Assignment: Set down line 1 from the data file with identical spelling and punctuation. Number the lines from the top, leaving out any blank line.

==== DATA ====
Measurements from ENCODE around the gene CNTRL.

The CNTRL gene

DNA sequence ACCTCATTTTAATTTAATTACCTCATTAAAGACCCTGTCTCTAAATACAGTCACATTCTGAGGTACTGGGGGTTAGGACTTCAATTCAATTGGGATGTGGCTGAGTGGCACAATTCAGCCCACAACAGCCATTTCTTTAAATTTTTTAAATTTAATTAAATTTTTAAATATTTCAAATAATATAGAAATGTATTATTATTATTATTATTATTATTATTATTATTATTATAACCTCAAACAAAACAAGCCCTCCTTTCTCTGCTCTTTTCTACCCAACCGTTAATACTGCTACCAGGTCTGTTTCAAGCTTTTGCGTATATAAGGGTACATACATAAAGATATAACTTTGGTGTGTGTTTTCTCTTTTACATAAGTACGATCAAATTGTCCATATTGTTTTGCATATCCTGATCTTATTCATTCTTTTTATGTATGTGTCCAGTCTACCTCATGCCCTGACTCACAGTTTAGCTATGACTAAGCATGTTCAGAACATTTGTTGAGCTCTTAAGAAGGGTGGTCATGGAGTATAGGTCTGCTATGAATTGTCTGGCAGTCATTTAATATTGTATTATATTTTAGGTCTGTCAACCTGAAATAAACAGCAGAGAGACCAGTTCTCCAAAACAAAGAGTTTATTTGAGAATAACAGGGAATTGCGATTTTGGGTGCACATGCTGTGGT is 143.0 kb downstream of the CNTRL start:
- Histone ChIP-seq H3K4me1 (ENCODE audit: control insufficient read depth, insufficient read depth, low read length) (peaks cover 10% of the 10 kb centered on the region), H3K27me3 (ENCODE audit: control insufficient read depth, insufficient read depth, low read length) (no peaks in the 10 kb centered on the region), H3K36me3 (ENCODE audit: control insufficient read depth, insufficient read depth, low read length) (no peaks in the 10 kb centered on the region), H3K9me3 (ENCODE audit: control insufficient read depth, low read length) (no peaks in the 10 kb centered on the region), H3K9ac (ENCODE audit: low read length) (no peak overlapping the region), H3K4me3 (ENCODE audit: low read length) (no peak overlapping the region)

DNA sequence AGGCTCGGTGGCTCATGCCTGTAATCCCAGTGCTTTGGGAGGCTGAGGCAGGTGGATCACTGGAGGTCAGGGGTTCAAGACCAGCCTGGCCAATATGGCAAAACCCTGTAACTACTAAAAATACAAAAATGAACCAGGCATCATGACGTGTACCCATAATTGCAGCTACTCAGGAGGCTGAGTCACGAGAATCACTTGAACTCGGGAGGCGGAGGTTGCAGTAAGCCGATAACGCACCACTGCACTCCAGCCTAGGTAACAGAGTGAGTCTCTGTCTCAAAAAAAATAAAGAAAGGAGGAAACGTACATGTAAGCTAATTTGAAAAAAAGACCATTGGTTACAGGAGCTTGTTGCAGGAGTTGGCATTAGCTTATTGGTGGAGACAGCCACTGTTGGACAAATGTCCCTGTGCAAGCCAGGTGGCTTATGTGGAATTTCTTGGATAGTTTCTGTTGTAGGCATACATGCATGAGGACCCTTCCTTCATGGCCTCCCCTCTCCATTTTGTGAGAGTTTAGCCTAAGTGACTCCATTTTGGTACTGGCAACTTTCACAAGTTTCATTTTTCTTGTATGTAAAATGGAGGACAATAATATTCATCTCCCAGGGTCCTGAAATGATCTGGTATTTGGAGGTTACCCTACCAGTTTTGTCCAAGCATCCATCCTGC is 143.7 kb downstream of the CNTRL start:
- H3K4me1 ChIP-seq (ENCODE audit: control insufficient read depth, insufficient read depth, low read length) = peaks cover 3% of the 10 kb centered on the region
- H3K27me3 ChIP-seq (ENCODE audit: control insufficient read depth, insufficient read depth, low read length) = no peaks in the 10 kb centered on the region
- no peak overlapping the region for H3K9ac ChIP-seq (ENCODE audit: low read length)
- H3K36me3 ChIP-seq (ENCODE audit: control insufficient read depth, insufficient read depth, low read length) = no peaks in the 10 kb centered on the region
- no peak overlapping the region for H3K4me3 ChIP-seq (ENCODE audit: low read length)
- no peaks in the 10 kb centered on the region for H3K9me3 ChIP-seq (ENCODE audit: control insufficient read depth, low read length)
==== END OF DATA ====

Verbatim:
Measurements from ENCODE around the gene CNTRL.